Can heatwaves be deadly? All you need to know

Heatwave alert in India: The World Health Organization explains that deaths and hospitalisations from heat can occur extremely rapidly or have a lagged effect. Here's all you need to know about heatwaves in India.

Written By Akriti Anand
First Published30 May 2024
Heatwave alert in India: People sit in front of a table fan to cool off on a hot summer afternoon in Varanasi on May 29, 2024, amid ongoing heatwave.
Heatwave alert in India: People sit in front of a table fan to cool off on a hot summer afternoon in Varanasi on May 29, 2024, amid ongoing heatwave.(AFP)

Temperatures in India's capital Delhi reportedly soared to a record-high of 52.3 degrees Celsius on Wednesday, with the weather department warning of dangerous heat levels in the sprawling megacity. But how dangerous or deadly heatwaves can be?

The National Disaster Management Authority (NDMA) says heatwave conditions can result in physiological strain, which could even result in death.  Meanwhile, the World Health Organization (WHO) explains that deaths and hospitalisations from heat can occur extremely rapidly (over same day), or have a lagged effect (several days later). 

The global health body says high air temperatures can affect human health and lead to additional deaths. “Extended periods of high day and nighttime temperatures create cumulative physiological stress on the human body which exacerbates the top causes of death globally,” the WHO explains.

Heat may "result in accelerating death or illness in the already frail, particularly observed in the first days of heatwaves," the WHO says. It adds, "Even small differences from seasonal average temperatures are associated with increased illness and death."

How do you know if you are impacted by heatwave?

The health impacts of heat waves may involve "dehydration, heat cramps, heat exhaustion and/or heat stroke". The signs and symptoms, as per the NDMA and the WHO, are as follows:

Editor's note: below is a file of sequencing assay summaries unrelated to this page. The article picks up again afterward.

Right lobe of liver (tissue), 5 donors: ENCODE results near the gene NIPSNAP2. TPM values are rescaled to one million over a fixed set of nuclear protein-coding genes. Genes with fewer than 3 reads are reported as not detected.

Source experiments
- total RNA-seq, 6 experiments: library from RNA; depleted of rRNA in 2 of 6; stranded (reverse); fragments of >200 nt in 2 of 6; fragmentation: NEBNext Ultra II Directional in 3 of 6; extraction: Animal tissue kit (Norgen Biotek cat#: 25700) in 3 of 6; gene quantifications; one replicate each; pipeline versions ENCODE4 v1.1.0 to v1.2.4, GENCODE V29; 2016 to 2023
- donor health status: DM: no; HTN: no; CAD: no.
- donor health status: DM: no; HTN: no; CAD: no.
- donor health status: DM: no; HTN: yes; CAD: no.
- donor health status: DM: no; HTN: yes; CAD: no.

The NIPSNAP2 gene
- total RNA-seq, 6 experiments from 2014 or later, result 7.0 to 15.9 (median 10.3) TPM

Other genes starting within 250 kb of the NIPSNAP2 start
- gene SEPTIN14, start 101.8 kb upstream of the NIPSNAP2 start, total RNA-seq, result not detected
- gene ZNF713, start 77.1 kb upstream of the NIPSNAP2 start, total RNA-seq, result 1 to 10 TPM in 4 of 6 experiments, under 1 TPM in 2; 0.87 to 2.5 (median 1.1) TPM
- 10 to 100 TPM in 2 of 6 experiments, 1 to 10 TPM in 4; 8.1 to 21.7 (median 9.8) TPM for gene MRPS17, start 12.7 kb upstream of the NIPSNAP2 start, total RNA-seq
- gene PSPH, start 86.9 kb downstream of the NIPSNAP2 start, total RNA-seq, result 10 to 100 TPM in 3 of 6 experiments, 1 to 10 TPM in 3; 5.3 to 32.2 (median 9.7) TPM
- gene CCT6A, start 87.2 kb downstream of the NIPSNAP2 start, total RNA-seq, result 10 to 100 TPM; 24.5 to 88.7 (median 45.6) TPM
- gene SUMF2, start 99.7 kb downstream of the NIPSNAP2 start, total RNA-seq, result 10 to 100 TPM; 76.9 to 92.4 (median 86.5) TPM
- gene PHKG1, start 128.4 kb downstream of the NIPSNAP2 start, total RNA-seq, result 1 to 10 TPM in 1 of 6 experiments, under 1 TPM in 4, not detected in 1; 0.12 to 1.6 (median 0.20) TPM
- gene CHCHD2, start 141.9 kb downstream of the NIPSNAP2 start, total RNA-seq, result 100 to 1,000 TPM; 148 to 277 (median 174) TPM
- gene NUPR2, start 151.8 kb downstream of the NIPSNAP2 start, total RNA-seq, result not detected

1. Heat Cramps: Ederna (swelling) and Syncope (Fainting) generally accompanied by fever below 39°C i.e.102°F.

2. Heat Exhaustion: Fatigue, weakness, dizziness, headache, nausea, vomiting, muscle cramps and sweating.

3. Heat Stoke: Body temperatures of 40°C i.e. 104°F or more along with delirium, seizures or coma. "This is a potential fatal condition," the authority says.

4. Altered human behavior: Heat conditions can alter human behavior, the transmission of diseases, health service delivery, air quality, and critical social infrastructure such as energy, transport, and water.

It is important to take all reasonable steps to lessen the effects of heat waves, and to seek medical attention as soon as possible if discomfort arises.

Source: Ministry of Health and Family Welfare

How to help if someone is suffering from the heat:

The NDMA list a few ways in which one must help those affected by the heat. These measures include:

1. Move the person to a cool place under the shade

2. Give water or a rehydrating drink (if the person is still conscious)

3. Fan the person

4. Consult a doctor if symptoms get worse or are long lasting or the person is unconscious

5. Do not give alcohol, caffeine or aerated drink

6. Give the person ORS to drink or lemon sarbat/torani or whatever is useful to rehydrate the body.

7. Cool the person by putting a cool wet cloth on his/her face/body

8. Loosen clothes for better ventilation

9.  Take the person immediately to the nearest health centre. The patient needs immediate hospitalisation, as heat strokes could be fatal.

How to preventing heat-related illnesses

When is heatwave declared in India?

According to the India Meteorological Department, a heatwave is considered if maximum temperature of a station reaches at least 40°C or more for the plains and at least 30°C or more for hilly regions.

The IMD defines heatwaves as "a period of unusually high temperatures as compared to what is normally expected over a region." It says that the impact of heatwaves gets aggravated due to high humidity, high wind speed, duration of heat wave events and other such meteorological factors.

Heatwaves primarily occur in India from March to June, and in very rare instances, even in July. May is when the heatwave that is affecting India peaks.

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